Global Advanced Research Journal of Social Science
June 2012 Vol. 1(1), pp. 012-017
Copyright © 2012 Global Advanced Research Journals
Foreign Aids in Africa: From Realities to Contradictions
Akinola, Adeoye O.
School of Social Sciences, University of KwaZulu-Natal, Pietermaritzburg, South Africa.
E-mail: email@example.com; Phone: +27738217453
Accepted 28 May, 2012
Contrary to expectations, the global network of foreign aid has outlived the end of cold war, and giving alms to Africa remains one of the most sensitive issues in African-Western relations in the past decades. In the government circles, calls for more aid to Africa are targeted at doubling the $50 billion of international assistance that yearly goes to the continent for developmental projects. Although foreign aids serves as a humanitarian efforts to alleviate the suffering of those in distress, but the Brettonwood institution’s conditionality attached to “helping” Africa has engendered contradictions, reduced its effectiveness and fuelled masses inspired hostilities to Western aids in Africa. Therefore, the study tries to examine the motivating factors for donor and recipient countries attractions to aid. It becomes imperative to query the liberalist-oriented conditionality attached to aids, assess the socio-cultural impact and examine the cost-benefit of foreign aids to Africa. The study found that aids to developing nations remained an unmitigated political, economic and humanitarian disaster, especially in the fueling of corruption in Africa. It was also discovered that the contagious aid culture has left African states more indebted and lazy, poorer, inflation-prone, and more vulnerable to the politics of western exploitation.The study concludes that foreign aid is injurious to African psyche and would not aid Africa out of poverty; rather a rethink on adherence to those injurious cultural practices to sustainable development and insistence of responsive governance in Africa remained a sure path to development in the continent.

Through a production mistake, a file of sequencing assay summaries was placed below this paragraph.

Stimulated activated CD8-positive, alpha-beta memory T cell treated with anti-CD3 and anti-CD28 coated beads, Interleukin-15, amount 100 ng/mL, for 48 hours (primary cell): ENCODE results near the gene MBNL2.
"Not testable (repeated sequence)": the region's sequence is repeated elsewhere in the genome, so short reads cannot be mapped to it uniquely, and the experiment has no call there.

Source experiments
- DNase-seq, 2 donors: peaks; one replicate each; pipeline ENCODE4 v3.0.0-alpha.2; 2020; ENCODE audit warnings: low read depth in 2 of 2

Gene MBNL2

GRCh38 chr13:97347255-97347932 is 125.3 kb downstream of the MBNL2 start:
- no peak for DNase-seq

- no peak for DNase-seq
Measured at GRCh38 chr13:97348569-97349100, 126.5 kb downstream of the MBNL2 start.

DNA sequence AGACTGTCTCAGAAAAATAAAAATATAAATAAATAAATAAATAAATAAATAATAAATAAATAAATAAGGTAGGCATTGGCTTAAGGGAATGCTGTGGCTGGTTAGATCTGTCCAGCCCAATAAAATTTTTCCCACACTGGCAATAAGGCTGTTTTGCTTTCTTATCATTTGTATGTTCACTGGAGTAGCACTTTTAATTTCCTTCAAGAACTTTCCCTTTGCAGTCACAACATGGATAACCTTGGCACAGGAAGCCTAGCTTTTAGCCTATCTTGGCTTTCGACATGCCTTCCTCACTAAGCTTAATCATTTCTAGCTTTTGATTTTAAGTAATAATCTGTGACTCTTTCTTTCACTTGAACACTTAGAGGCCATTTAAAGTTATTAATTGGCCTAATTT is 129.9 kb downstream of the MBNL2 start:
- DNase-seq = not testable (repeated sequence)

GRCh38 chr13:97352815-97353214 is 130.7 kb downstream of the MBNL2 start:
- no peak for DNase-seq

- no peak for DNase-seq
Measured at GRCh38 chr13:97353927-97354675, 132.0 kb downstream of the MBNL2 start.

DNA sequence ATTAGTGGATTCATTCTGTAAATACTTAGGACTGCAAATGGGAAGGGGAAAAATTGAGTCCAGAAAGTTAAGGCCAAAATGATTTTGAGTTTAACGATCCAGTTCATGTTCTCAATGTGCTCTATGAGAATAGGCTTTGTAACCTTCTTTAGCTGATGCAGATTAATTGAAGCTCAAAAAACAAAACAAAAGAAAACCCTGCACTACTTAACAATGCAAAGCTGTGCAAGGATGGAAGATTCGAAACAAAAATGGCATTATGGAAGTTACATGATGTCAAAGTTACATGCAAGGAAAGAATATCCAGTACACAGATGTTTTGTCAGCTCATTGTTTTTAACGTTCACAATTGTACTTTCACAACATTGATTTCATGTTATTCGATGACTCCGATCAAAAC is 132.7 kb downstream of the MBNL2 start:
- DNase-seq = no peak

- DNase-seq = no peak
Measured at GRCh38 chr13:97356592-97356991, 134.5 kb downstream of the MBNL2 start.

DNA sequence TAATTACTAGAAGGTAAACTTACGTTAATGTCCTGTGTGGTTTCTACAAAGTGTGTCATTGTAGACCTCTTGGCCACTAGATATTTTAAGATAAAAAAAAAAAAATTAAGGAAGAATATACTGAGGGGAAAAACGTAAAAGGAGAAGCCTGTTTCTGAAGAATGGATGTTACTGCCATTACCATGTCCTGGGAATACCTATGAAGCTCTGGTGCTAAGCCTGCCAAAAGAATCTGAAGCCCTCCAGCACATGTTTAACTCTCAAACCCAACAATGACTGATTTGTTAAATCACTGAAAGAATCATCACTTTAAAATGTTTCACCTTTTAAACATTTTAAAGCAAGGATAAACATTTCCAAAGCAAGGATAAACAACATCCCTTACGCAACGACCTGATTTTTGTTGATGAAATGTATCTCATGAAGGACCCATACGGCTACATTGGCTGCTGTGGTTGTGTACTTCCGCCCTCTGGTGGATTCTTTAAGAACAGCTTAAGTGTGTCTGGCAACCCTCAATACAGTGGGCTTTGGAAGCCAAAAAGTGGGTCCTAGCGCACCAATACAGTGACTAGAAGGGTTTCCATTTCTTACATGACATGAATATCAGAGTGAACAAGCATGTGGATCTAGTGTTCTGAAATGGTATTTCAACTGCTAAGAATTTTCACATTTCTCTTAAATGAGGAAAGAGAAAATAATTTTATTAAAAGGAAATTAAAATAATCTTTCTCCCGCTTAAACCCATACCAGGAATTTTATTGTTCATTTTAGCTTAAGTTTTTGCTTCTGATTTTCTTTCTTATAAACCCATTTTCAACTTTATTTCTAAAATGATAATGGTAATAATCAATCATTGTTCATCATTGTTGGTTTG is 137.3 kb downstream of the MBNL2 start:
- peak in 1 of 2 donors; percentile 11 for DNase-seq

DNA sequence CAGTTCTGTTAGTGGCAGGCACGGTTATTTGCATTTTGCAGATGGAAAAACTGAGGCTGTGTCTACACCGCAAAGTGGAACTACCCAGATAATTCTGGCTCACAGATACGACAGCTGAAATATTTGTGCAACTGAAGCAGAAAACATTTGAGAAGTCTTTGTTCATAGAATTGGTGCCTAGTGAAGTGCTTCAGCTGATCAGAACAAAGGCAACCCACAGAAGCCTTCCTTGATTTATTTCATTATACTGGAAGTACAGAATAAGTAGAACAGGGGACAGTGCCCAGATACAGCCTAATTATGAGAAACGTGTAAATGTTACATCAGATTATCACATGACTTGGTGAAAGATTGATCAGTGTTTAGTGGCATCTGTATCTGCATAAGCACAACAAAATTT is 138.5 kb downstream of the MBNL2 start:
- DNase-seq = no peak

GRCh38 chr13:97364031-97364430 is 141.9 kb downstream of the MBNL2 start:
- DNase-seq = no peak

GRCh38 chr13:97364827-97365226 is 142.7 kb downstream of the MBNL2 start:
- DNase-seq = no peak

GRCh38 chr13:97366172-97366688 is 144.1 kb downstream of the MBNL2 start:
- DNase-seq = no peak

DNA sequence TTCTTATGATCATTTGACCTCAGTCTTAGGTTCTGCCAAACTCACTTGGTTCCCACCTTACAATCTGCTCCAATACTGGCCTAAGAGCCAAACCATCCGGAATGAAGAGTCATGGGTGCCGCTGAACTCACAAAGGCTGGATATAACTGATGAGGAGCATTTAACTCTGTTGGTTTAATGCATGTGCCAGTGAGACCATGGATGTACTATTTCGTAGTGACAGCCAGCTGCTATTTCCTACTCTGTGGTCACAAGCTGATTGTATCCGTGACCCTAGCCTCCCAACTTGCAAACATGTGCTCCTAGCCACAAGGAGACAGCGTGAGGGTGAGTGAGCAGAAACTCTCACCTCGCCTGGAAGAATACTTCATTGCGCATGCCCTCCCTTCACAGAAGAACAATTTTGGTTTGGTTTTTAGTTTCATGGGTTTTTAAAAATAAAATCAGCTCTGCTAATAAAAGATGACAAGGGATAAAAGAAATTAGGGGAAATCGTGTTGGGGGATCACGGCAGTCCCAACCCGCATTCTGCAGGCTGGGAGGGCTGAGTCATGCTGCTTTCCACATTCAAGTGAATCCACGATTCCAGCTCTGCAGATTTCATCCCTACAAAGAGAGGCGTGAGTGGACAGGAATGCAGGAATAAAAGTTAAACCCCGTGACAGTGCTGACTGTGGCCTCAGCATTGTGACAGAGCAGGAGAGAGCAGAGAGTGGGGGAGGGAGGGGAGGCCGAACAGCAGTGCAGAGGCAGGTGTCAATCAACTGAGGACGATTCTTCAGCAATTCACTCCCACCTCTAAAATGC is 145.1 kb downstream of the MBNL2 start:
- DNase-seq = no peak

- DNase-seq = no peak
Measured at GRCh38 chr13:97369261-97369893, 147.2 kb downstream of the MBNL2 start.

Keywords: Foreign aids, Africa contradictions